Anti-Inflammatory Medications

Oral anti-inflammatory drugs may be prescribed by doctors to help relieve swelling and discomfort that comes with toe arthritis.


Cortisone Injection

Injecting cortisone is simply applying anti-inflammatory medications directly at the area of the inflammation. Doctors can inject the cortisone straight to the site to cause rapid relief from pain.


Why Trust The Foot Pod?

At The Foot Pod, we have an experienced doctor that can help provide you with the right solution for arthritis in your toes. Dr. Rachel Timmins is our principal podiatrist and has been operating the clinic since 2008.

Contact us at (08) 9246 7292 or send Dr. Rachel an email directly at drtimmins@thefootpod.com.au. See you and your feet soon!

Common Foot Problems in Kids

Common Foot Problems in Kids

Any parent would want their children to grow up healthy and strong. However, there is always the possibility that a child can develop foot problems or deformities.

Although most of these conditions can be fixed without any direct help, it is important that parents seek professional help so they are aware of what they can do to correct these issues.

Below are the most common types of foot problems kids can have as they grow up.


Flat Feet

Flat feet is a condition that most babies are born in, with their feet eventually developing arches as they grow up. However, some children do not experience this development.

There are usually no problems involved with flat feet, but doctors will start to consider treatment if it starts to become painful. Wearing special footwear, such as high-top shoes, are not recommended since they do not affect the development of the arch.


Pigeon Toes

Also known as in-toeing, a child with this condition walk with their feet turned inward. Kids with pigeon toes will often trip way more compared to normal children. Children that do so often have internal tibial torsion, which is when the lower part of the leg is rotated inwards.

Children ages 3 or 4 with in-toeing may develop femoral anteversion, a condition wherein there is a more significant bend in the upper part of their leg. Pigeon toes usually end once the child grows older and as they develop better muscle coordination and control.


Heel Pain

A child that experiences pain in their heel could be a result of plantar fasciitis. This condition happens when there is an inflammation in the thick band of tissue located in the heel bone.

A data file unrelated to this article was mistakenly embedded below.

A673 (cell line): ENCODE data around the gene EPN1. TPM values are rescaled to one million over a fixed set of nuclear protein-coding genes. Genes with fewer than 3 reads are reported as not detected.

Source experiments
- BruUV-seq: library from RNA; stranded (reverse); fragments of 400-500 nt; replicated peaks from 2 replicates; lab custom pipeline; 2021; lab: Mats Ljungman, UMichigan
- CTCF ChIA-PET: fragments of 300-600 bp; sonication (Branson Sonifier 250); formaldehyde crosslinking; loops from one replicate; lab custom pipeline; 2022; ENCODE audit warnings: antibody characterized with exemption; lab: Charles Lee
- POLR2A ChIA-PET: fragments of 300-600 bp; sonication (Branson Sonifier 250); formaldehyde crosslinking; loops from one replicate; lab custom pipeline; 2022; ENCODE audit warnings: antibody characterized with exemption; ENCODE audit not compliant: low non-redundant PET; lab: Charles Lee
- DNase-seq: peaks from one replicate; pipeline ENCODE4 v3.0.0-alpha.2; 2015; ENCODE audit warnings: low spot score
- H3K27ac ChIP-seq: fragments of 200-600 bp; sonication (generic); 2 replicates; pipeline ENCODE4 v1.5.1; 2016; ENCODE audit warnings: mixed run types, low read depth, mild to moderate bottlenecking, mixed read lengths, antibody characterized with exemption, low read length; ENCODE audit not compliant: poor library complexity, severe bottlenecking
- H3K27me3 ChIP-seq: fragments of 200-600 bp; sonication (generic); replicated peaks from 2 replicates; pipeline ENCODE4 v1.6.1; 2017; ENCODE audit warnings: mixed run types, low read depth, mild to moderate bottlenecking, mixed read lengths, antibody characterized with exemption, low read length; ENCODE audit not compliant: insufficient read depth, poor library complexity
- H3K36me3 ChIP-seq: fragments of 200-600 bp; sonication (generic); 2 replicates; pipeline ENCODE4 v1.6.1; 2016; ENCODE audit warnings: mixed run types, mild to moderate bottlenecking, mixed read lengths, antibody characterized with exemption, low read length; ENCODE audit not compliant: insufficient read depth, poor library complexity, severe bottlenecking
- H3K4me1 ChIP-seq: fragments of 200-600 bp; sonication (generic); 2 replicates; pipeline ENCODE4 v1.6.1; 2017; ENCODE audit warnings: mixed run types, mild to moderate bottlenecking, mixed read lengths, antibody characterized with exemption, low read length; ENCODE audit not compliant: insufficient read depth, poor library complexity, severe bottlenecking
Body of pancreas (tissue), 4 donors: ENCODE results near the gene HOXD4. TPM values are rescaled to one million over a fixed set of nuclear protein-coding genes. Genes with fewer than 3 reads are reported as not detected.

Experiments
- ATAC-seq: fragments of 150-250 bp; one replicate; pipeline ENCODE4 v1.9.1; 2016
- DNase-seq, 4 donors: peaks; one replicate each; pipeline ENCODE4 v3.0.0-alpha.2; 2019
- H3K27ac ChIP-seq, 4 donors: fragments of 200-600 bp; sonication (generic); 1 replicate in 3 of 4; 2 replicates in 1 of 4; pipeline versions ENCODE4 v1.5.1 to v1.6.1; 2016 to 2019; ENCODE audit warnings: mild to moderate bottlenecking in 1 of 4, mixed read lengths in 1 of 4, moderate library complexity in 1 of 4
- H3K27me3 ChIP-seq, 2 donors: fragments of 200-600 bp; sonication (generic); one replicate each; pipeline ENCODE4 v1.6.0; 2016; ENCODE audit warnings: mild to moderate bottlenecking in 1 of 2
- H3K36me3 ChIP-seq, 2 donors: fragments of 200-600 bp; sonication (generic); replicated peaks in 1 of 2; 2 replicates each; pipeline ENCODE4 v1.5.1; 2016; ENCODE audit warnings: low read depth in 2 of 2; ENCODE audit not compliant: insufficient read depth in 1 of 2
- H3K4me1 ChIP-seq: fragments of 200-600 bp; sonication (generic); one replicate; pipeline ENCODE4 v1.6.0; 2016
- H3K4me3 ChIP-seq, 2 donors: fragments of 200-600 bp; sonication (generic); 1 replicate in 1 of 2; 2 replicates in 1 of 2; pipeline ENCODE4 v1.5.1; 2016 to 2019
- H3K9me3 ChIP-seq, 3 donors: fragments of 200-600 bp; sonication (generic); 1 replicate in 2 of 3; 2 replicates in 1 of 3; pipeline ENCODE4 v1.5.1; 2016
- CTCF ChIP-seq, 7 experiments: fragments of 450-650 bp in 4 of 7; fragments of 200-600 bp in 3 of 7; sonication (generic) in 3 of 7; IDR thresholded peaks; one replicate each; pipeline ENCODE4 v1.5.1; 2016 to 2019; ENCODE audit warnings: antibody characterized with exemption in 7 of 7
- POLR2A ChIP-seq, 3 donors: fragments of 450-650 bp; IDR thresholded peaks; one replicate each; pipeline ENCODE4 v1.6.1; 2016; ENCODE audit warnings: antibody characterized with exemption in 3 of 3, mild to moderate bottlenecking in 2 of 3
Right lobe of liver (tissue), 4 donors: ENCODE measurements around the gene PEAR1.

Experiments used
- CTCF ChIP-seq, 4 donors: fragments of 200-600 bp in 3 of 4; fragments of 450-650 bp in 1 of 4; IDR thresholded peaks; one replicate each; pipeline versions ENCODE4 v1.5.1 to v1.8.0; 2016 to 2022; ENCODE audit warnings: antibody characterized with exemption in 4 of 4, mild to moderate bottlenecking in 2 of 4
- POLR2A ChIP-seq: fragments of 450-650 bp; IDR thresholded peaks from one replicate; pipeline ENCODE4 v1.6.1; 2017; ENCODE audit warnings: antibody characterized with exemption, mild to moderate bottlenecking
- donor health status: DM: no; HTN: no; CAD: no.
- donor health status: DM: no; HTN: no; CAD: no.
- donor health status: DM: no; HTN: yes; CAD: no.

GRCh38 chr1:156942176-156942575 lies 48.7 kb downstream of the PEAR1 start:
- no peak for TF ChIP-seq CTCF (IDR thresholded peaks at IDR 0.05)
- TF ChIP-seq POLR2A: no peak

Sever’s disease may also be the culprit for heel pain. With this condition, a child may experience pain, which is linked to a growth plate located at the back of their heel. This pain might also be because of the tightness of their calf muscles and the Achilles tendon when they have growth spurts.


Bow Legs

Being bow-legged, also known as genu varum, is when a person has an exaggerated bending outward of their legs. The bending starts from the knees all the way down and is common in infants. In most cases, the bow legs condition fixes itself as the child grows older.

It can be a sign of a bigger problem if a child still has bow legs when they reach the age of two years and above. Rickets or Blount disease is a common cause for this, which is a bone growth problem due to a lack of vitamin D or calcium.

Rickets can usually be corrected by fulfilling the necessary vitamin deficiency with the proper diet.


Why Trust The Foot Pod?

At The Foot Pod, we have a state-of-the-art clinic together with an experienced doctor who can provide you with the solutions for your child’s foot problem. Dr. Rachel Timmins is a reputable podiatrist that specialises in working with children that have issues with their feet.

If you’d like to know more, book an appointment now by giving us a call at (08) 9246 7292 or send Dr. Rachel an email at drtimmins@thefootpod.com.au. See you soon!

Common Foot Problems

Common Foot Problems

Our feet work hard every day as we walk, run, dance, jump and tap our toes. It’s no wonder there are a long list of common foot problems that bring people into The Foot Pod. Some result from injury or incorrect shoes. Others turn up as time – and aging – do their work on the body.

Topping the list of common complaints are corns on feet, Morton’s neuroma and tailor’s bunions. Let’s look closer at the causes, symptoms and treatments for the most prolific podiatry problems.


Corns on feet: Causes, symptoms and treatments

A corn (clavus or heloma) is a thickened, hardened layer of inflamed skin normally round in shape. Hard corns are common on the toes or sole of the foot, whereas soft corns (heloma molle) occur in the soft tissue between toes. Although they are a sign the body is protecting itself, corns can be very painful.

What causes corns on feet?

  • Pressure or friction
  • Ill-fitting shoes
  • Enlarged joints pressing on shoes
  • A crooked toe moving under the adjacent toe

Common symptoms

  • Pain when walking
  • Hard, round bumps on the foot
  • Painful when pressed

Calluses and corns look similar, but a callus will not be painful to touch. If you develop calluses, rest up and pay The Foot Pod a visit to prevent corns.

Treatment options

  • Debridement (removal of damaged tissue) by a podiatrist
  • Custom toe separators
  • Wearing correct fitting shoes

Be careful using over-the-counter corn pads. Most contain salicylic acid which, improperly applied, can cause chemical burns and ulceration to the skin.

When conservative treatments fail to alleviate painful corns on feet, your podiatrist may recommend a surgical solution. Surgery to remove corns is quick and simple, usually taking 30 minutes or less to remove the offending corn and address any underlying issues such as a bursa or protruding bone.